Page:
Petri v1.5 Intro
The Petri RDA v1.5 by Dotmod is a snazzy, distinguished and stylish little dripper. The v1 received more-than-positive reviews from professional reviewers, RDA enthusiasts and your typical forum posters. The Petri RDAs are not anything wildly out of the ordinary, but both the v1 and the v1.5 have a few choice tweaks to the common design of RDAs that elevates them beyond the average. However, there is one change from the v1 to the v1.5 that threw me for a loop because I had approached the v1.5 as I would any normal dripper.
So before I get into the review I will say that this RDA, specifically the Petri v1.5, is probably not for those who like to build simple one-strand coils (unless using maybe 18-22 gauge or maybe even ribbon wire); I ran into trouble with 24 gauge kanthal until I moved to wire with Clapton-like internal diameters. I will go into some detail in this review, so in case you want to get the synopsis now, know that the Petri v1.5 RDA is a flavorful, solid-performing RDA *if* you have exotic coil-building skills or a plethora of gauges of wire. If you are more of a standard, single-strand coil user, go for the v1.
Note: The Petri v1 has normal screws and the v1.5 has the screws with the knurled caps. Some shops are not differentiating which is which, so that is how you can specify which one to get.
Petri v1.5 Specs and Features
Unlike the Tugboat v2 by Flawless, that costs the same and comes simply in a ziplock baggie, the packaging of the Petri v1.5 is a component of its styling. The Petri v1.5 comes corked in a small glass jar with the atty sitting atop of bed of hemp fibers. It looks to be a specimen waiting for study or something that you’d find in an old-world apothecary to cure a common ailment—presumably playing on the whole “petri” vibe.
Of course though, it’s none of that! It’s just another dripper that comes with next to nothing in regard to spare parts or accessories. What you get with the Petri RDA is three extra o-rings. That’s it. I like style. I like cool. But for the money it costs, a matching drip tip would be uber-cool.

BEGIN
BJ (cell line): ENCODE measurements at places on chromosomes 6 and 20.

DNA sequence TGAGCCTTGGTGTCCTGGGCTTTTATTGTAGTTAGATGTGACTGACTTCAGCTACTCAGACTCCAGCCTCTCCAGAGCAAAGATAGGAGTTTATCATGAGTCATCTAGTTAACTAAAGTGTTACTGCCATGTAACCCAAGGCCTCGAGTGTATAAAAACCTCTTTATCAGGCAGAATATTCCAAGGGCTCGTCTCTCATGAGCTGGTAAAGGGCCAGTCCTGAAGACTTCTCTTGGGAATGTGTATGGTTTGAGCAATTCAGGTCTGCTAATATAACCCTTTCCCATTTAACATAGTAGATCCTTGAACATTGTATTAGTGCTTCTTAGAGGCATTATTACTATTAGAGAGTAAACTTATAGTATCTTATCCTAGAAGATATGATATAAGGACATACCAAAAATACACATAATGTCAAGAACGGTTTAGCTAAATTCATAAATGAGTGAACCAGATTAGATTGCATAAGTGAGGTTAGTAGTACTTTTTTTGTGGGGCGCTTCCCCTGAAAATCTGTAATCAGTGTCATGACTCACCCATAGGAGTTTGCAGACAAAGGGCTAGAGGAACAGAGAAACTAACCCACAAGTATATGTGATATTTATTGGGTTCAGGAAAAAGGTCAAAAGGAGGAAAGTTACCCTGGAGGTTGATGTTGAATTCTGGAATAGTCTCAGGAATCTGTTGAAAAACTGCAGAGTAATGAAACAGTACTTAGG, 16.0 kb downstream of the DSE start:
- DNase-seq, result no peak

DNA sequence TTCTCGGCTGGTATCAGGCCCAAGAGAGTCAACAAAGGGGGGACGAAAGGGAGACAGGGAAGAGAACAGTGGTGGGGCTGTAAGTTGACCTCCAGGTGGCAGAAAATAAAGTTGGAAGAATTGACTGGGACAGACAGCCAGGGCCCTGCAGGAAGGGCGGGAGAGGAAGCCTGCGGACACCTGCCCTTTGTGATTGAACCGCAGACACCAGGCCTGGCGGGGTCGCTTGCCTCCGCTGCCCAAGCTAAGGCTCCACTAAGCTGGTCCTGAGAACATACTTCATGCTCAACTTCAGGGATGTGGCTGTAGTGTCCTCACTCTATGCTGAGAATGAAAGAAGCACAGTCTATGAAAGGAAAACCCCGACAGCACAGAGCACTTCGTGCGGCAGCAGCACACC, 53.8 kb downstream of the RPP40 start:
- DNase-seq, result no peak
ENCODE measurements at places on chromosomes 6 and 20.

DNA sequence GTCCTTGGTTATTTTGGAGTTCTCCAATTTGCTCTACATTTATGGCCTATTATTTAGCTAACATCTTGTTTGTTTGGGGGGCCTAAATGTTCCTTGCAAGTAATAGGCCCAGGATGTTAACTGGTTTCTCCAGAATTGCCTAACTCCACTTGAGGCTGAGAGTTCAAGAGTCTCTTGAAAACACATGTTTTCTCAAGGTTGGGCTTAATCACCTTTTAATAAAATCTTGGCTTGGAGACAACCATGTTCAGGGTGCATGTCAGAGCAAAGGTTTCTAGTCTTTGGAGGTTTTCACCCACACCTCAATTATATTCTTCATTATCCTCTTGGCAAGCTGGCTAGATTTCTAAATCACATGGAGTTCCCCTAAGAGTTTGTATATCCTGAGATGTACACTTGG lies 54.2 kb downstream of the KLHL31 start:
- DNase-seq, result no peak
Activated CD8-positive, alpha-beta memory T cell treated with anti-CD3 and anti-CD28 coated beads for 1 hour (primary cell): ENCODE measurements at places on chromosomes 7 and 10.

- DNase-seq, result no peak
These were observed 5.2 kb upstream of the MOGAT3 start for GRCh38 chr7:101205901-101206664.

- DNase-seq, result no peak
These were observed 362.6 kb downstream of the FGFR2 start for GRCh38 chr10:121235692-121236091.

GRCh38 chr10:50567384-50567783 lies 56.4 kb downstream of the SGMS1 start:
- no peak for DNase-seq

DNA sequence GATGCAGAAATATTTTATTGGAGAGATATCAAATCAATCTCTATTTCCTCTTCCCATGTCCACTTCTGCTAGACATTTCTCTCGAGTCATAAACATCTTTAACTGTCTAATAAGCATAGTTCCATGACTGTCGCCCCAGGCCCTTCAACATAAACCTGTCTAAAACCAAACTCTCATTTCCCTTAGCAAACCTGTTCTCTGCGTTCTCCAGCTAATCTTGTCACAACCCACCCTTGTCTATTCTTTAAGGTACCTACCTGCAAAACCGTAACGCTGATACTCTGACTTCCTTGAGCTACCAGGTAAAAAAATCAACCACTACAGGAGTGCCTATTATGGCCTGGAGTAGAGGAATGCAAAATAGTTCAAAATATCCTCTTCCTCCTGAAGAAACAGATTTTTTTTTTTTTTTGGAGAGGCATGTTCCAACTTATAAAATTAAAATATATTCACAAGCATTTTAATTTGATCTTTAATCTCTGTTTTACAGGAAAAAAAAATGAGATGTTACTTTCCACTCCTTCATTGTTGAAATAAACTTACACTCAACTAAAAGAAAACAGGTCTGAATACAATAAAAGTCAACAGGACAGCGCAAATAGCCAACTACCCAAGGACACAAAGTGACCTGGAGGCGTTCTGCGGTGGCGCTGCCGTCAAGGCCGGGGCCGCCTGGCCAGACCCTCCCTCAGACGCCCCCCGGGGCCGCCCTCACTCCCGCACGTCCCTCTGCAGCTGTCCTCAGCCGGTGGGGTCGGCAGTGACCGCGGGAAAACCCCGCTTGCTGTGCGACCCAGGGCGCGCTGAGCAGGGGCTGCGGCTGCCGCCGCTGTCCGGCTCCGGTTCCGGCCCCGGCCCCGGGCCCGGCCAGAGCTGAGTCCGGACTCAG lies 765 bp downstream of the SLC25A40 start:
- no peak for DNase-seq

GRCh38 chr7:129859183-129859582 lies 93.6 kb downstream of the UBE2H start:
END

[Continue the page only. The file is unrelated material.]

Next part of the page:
Note: Dotmod does offer accessories like “competition” caps and matching drip tips, but those are all extra purchases.
The Petri v1.5 Build Deck
It’s a gold plated, squared dual-post deck with each of the posts having dual inlets to trap coils (the Petri v1.5 is set-up for dual coils). This, in theory, will make trapping dual-coils even easier than a normal two-post design (which is plenty easy to begin with) because each of the coil’s leads will have their own insertion points not to be overlapped with the opposing coil.
Each post is still using one screw, but the v1.5’s screws are the best screws I’ve ever used in an RDA! They are beefy Phillips-head screws with knurled caps that allow for trapping without a screwdriver (but you can, and probably should, still use a screwdriver). The screws themselves have a catch (somehow) where when you unscrew it, they stop short of being unscrewed all the way, thus making them stay in the posts. (That could be why the RDA didn’t come with extra screws—it’s highly unlikely that these will ever get lost.)
Ease of Build
The dual-insertion post-holes are quite large (this is the change from the v1 that threw me for a loop), and while large post-holes are not anything new or difficult to use, the screws of the Petri v1.5 are simply not wide enough to consistently trap anything but very thick wire! Even 24 gauge is too thin to consistently trap without the leads slipping right out. I pretty much have to use Clapton-type coils for this atty as the thickest single-strand wire I have is 24 gauge and it is not thick enough.
Notice in the photo, when the screw is all the way screwed down, the post holes still have a generous gap in between the screw threads and the outer edges of the post holes. And because the post-holes are rounded in the center (where the dual-insertion points meet), what often happens is, if your wire is not thick enough, attempts to keep your leads stationary for trapping will result in them being pushed out to the side as the screw comes down. That results in a weak connection, if any connection is made at all!
Note: Consider this RDA specific for use with exotic coils or very thick (thicker than 24 gauge) wire. Dotmod should’ve made this clear. I can appreciate this tweak to the v1 (and I do love the v1.5’s screws), but I feel the consumer would’ve been better served to have an option of which deck to buy. I feel badly for those getting the v1.5 that never build anything but single-strand coils of 24 gauge or thinner.